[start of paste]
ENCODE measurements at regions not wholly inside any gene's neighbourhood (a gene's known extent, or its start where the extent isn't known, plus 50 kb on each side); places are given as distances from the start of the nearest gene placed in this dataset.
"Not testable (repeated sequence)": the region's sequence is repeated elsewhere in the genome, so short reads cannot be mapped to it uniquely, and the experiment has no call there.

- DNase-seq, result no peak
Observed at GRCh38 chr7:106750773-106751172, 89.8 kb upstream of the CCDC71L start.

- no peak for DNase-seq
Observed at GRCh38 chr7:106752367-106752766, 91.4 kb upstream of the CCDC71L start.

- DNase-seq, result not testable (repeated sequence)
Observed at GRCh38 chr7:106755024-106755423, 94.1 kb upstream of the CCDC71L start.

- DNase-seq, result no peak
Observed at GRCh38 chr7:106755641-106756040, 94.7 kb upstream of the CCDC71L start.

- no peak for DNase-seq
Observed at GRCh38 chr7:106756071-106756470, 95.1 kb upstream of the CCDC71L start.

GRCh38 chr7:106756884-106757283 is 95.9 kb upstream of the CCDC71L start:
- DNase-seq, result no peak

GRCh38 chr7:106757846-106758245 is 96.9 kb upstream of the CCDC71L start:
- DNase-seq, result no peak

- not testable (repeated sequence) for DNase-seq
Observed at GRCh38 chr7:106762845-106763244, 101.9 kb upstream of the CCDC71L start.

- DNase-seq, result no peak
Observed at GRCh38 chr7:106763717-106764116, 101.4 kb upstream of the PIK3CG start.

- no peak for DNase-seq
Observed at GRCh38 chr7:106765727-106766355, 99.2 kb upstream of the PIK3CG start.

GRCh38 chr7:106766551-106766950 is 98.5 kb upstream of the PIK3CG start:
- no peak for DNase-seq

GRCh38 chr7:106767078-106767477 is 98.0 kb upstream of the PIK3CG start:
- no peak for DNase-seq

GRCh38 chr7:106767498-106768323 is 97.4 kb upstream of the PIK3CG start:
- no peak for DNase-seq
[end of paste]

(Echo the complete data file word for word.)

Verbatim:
ENCODE measurements at regions not wholly inside any gene's neighbourhood (a gene's known extent, or its start where the extent isn't known, plus 50 kb on each side); places are given as distances from the start of the nearest gene placed in this dataset.
"Not testable (repeated sequence)": the region's sequence is repeated elsewhere in the genome, so short reads cannot be mapped to it uniquely, and the experiment has no call there.

- DNase-seq, result no peak
Observed at GRCh38 chr7:106750773-106751172, 89.8 kb upstream of the CCDC71L start.

- no peak for DNase-seq
Observed at GRCh38 chr7:106752367-106752766, 91.4 kb upstream of the CCDC71L start.

- DNase-seq, result not testable (repeated sequence)
Observed at GRCh38 chr7:106755024-106755423, 94.1 kb upstream of the CCDC71L start.

- DNase-seq, result no peak
Observed at GRCh38 chr7:106755641-106756040, 94.7 kb upstream of the CCDC71L start.

- no peak for DNase-seq
Observed at GRCh38 chr7:106756071-106756470, 95.1 kb upstream of the CCDC71L start.

GRCh38 chr7:106756884-106757283 is 95.9 kb upstream of the CCDC71L start:
- DNase-seq, result no peak

GRCh38 chr7:106757846-106758245 is 96.9 kb upstream of the CCDC71L start:
- DNase-seq, result no peak

- not testable (repeated sequence) for DNase-seq
Observed at GRCh38 chr7:106762845-106763244, 101.9 kb upstream of the CCDC71L start.

- DNase-seq, result no peak
Observed at GRCh38 chr7:106763717-106764116, 101.4 kb upstream of the PIK3CG start.

- no peak for DNase-seq
Observed at GRCh38 chr7:106765727-106766355, 99.2 kb upstream of the PIK3CG start.

GRCh38 chr7:106766551-106766950 is 98.5 kb upstream of the PIK3CG start:
- no peak for DNase-seq

GRCh38 chr7:106767078-106767477 is 98.0 kb upstream of the PIK3CG start:
- no peak for DNase-seq

GRCh38 chr7:106767498-106768323 is 97.4 kb upstream of the PIK3CG start:
- no peak for DNase-seq